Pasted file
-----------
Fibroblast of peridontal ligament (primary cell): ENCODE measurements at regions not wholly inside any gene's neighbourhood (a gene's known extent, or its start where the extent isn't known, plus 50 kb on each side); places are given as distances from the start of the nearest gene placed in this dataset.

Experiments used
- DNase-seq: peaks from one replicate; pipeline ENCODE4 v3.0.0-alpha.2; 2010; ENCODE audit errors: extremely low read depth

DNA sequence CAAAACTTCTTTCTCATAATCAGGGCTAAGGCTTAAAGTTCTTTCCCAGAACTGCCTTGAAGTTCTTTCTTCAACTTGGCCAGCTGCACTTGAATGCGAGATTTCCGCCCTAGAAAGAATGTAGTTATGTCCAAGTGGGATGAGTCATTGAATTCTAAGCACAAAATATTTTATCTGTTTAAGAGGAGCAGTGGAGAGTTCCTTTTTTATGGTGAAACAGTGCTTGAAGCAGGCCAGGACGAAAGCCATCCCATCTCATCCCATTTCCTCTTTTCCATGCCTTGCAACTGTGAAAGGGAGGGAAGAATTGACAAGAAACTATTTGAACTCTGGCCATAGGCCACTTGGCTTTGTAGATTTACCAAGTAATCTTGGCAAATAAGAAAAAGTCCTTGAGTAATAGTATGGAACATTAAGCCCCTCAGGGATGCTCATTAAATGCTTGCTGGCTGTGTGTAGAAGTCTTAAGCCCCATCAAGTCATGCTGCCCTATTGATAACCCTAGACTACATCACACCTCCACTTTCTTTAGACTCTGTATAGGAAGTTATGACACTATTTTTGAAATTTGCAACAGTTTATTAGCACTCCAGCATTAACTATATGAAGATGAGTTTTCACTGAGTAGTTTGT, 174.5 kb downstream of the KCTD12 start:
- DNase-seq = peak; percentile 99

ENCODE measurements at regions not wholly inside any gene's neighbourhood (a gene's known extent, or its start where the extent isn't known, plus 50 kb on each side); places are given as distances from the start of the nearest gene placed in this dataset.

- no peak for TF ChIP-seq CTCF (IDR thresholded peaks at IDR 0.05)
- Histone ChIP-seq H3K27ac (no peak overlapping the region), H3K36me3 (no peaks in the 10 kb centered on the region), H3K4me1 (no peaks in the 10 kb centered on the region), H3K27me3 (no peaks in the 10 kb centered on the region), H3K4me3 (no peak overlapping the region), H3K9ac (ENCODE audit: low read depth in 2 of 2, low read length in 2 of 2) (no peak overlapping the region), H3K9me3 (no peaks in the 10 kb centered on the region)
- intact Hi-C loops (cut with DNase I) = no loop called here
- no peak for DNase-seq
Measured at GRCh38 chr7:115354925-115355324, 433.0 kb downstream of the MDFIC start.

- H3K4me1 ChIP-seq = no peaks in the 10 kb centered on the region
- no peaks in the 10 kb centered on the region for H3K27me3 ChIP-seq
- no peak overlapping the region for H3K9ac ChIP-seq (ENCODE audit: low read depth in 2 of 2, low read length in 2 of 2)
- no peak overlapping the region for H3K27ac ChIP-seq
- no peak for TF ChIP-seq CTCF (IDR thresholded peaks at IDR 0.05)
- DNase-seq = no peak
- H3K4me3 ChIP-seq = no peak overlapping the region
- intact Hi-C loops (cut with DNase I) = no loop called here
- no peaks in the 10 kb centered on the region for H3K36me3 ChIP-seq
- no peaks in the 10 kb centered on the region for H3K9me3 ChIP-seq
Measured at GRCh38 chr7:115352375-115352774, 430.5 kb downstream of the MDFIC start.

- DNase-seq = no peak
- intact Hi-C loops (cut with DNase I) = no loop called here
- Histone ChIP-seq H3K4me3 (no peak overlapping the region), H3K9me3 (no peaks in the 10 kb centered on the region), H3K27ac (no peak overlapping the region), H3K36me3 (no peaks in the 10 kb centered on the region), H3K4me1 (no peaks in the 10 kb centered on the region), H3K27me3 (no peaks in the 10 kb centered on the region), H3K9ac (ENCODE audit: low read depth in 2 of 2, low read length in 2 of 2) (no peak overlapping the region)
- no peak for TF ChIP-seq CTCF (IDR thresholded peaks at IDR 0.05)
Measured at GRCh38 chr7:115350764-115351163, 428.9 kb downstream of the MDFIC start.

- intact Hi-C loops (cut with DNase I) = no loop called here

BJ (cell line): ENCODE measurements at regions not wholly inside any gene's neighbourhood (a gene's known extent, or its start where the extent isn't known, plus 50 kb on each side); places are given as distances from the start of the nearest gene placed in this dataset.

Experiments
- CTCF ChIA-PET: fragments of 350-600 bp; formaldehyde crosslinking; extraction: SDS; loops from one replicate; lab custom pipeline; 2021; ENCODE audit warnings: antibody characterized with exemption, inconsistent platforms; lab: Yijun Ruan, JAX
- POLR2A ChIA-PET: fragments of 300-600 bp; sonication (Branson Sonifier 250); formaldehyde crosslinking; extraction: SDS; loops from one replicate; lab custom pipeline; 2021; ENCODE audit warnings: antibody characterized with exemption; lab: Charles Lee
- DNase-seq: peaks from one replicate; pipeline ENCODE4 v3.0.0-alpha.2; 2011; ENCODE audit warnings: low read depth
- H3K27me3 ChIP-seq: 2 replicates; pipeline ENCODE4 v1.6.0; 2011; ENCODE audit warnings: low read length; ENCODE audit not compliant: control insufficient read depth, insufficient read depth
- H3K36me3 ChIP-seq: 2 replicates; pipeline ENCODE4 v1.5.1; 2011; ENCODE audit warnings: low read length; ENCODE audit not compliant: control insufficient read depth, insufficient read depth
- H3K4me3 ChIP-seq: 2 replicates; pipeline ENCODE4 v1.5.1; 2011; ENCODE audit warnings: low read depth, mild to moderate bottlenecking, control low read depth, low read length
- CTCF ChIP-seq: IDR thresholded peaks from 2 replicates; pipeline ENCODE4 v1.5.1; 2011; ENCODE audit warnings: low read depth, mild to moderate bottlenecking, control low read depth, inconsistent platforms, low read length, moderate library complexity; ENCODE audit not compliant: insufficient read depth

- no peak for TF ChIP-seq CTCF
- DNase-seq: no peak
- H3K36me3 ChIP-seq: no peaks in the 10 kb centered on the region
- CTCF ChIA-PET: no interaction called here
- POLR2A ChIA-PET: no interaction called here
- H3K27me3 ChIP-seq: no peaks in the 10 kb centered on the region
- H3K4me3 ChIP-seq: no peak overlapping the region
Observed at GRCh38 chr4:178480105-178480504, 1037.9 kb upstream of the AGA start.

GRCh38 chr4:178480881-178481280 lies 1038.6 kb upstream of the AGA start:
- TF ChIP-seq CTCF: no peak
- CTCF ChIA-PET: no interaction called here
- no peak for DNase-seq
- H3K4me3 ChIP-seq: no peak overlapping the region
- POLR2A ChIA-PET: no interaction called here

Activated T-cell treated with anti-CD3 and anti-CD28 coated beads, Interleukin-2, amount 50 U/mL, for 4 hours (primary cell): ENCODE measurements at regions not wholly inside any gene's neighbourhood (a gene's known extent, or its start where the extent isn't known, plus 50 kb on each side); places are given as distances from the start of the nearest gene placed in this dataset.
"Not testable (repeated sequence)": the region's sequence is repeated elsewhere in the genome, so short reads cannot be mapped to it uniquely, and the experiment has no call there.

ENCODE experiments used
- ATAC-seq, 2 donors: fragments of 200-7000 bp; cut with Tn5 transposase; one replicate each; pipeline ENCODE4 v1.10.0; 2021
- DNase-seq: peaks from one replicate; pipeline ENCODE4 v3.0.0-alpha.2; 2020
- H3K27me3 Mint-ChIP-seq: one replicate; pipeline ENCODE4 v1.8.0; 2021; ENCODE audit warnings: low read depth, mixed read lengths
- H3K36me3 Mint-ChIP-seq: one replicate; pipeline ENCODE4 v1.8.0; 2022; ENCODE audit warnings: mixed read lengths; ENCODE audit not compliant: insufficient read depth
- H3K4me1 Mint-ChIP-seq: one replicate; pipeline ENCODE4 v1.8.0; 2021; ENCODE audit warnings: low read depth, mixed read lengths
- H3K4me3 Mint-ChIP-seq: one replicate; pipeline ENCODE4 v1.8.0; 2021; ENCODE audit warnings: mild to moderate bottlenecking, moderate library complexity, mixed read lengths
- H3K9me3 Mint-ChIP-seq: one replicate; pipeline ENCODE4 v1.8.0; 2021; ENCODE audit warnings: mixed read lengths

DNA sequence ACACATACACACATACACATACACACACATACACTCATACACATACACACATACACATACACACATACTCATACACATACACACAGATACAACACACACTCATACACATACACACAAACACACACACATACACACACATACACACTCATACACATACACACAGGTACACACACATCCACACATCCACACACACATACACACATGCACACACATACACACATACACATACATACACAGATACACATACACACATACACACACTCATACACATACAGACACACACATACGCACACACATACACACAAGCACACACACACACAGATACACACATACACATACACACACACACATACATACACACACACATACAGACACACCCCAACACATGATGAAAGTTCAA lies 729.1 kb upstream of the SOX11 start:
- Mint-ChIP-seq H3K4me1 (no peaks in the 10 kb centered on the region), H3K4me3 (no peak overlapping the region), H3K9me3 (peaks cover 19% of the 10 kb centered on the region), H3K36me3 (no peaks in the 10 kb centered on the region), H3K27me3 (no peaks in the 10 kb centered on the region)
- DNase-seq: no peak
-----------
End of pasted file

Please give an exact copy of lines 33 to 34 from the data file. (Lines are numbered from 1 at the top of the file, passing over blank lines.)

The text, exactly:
- DNase-seq: peaks from one replicate; pipeline ENCODE4 v3.0.0-alpha.2; 2011; ENCODE audit warnings: low read depth
- H3K27me3 ChIP-seq: 2 replicates; pipeline ENCODE4 v1.6.0; 2011; ENCODE audit warnings: low read length; ENCODE audit not compliant: control insufficient read depth, insufficient read depth